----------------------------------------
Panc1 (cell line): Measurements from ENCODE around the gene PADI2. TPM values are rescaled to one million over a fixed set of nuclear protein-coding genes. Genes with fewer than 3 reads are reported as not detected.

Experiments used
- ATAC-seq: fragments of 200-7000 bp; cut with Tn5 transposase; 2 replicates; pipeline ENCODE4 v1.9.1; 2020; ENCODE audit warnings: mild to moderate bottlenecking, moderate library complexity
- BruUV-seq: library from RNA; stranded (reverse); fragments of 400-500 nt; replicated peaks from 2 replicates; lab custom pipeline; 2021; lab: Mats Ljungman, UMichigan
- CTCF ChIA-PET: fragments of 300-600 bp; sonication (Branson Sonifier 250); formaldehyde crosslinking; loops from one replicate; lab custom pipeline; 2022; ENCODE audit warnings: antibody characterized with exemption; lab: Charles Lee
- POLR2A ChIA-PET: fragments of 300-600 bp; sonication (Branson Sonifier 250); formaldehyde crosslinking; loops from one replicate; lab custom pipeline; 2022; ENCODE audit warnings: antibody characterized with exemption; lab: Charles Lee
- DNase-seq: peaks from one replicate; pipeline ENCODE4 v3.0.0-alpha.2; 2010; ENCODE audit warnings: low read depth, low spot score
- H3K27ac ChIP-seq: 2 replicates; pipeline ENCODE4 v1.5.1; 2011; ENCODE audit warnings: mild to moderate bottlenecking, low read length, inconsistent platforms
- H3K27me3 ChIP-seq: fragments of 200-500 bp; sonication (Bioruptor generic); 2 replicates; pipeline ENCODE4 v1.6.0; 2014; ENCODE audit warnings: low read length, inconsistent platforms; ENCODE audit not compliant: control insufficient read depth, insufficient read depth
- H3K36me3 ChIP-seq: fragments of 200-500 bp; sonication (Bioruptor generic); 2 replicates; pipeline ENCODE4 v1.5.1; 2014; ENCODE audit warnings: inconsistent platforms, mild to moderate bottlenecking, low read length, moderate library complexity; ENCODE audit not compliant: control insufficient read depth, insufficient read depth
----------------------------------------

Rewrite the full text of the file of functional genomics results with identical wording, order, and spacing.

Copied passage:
Panc1 (cell line): Measurements from ENCODE around the gene PADI2. TPM values are rescaled to one million over a fixed set of nuclear protein-coding genes. Genes with fewer than 3 reads are reported as not detected.

Experiments used
- ATAC-seq: fragments of 200-7000 bp; cut with Tn5 transposase; 2 replicates; pipeline ENCODE4 v1.9.1; 2020; ENCODE audit warnings: mild to moderate bottlenecking, moderate library complexity
- BruUV-seq: library from RNA; stranded (reverse); fragments of 400-500 nt; replicated peaks from 2 replicates; lab custom pipeline; 2021; lab: Mats Ljungman, UMichigan
- CTCF ChIA-PET: fragments of 300-600 bp; sonication (Branson Sonifier 250); formaldehyde crosslinking; loops from one replicate; lab custom pipeline; 2022; ENCODE audit warnings: antibody characterized with exemption; lab: Charles Lee
- POLR2A ChIA-PET: fragments of 300-600 bp; sonication (Branson Sonifier 250); formaldehyde crosslinking; loops from one replicate; lab custom pipeline; 2022; ENCODE audit warnings: antibody characterized with exemption; lab: Charles Lee
- DNase-seq: peaks from one replicate; pipeline ENCODE4 v3.0.0-alpha.2; 2010; ENCODE audit warnings: low read depth, low spot score
- H3K27ac ChIP-seq: 2 replicates; pipeline ENCODE4 v1.5.1; 2011; ENCODE audit warnings: mild to moderate bottlenecking, low read length, inconsistent platforms
- H3K27me3 ChIP-seq: fragments of 200-500 bp; sonication (Bioruptor generic); 2 replicates; pipeline ENCODE4 v1.6.0; 2014; ENCODE audit warnings: low read length, inconsistent platforms; ENCODE audit not compliant: control insufficient read depth, insufficient read depth
- H3K36me3 ChIP-seq: fragments of 200-500 bp; sonication (Bioruptor generic); 2 replicates; pipeline ENCODE4 v1.5.1; 2014; ENCODE audit warnings: inconsistent platforms, mild to moderate bottlenecking, low read length, moderate library complexity; ENCODE audit not compliant: control insufficient read depth, insufficient read depth